Many of you will have read D.H. Lawrence’s Lady Chatterley’s Lover and even those who haven’t might be familiar with the controversy around the book. The story, written in 1928, is about an adulterous relationship between an upper-class woman and a gamekeeper. The description of sex was so raunchy that the book wasn’t even published.
Underground copies circulated for years until 1960 when Penguin decided to publish an unabridged version of the book, balls and all. The British authorities would have nothing of it and promptly brought a criminal prosecution against the publishing company. Significantly, the charge was against the company, not its directors. ‘ Possibly the prosecution thought that the jury might come to a verdict of Guilty rather more readily if the dock were empty than if they had someone sitting there.’ Author Sybille Bedford attended the trial and this short essay is her fascinating account of one of the most bizarre trials in British legal history.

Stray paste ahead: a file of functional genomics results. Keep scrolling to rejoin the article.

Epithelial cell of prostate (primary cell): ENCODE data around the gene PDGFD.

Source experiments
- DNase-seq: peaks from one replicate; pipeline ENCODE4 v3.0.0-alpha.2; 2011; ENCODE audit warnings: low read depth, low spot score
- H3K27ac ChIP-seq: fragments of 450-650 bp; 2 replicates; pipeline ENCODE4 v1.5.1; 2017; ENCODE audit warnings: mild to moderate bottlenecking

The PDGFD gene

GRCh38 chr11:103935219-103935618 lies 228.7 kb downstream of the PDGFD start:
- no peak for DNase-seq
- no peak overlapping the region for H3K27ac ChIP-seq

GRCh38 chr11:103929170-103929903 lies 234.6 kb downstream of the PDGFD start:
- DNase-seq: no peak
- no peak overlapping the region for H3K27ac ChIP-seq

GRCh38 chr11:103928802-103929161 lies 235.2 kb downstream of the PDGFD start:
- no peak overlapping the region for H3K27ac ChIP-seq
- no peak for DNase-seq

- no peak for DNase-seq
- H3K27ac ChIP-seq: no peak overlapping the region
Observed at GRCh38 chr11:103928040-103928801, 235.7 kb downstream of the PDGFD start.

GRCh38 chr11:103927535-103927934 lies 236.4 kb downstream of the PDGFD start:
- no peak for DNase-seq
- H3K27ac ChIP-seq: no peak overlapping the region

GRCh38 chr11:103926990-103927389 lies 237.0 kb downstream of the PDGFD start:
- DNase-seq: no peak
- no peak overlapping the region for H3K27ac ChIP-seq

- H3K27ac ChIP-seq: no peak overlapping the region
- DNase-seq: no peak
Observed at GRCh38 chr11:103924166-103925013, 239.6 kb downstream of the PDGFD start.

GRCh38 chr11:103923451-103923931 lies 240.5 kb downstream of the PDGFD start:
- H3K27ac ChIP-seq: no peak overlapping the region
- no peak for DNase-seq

Would you let your wife read this book? is published by Daunt Books, 78 pages.
The Guardian: Geoffrey Robinson QC looks at the trial of Lady Chatterley’s Lover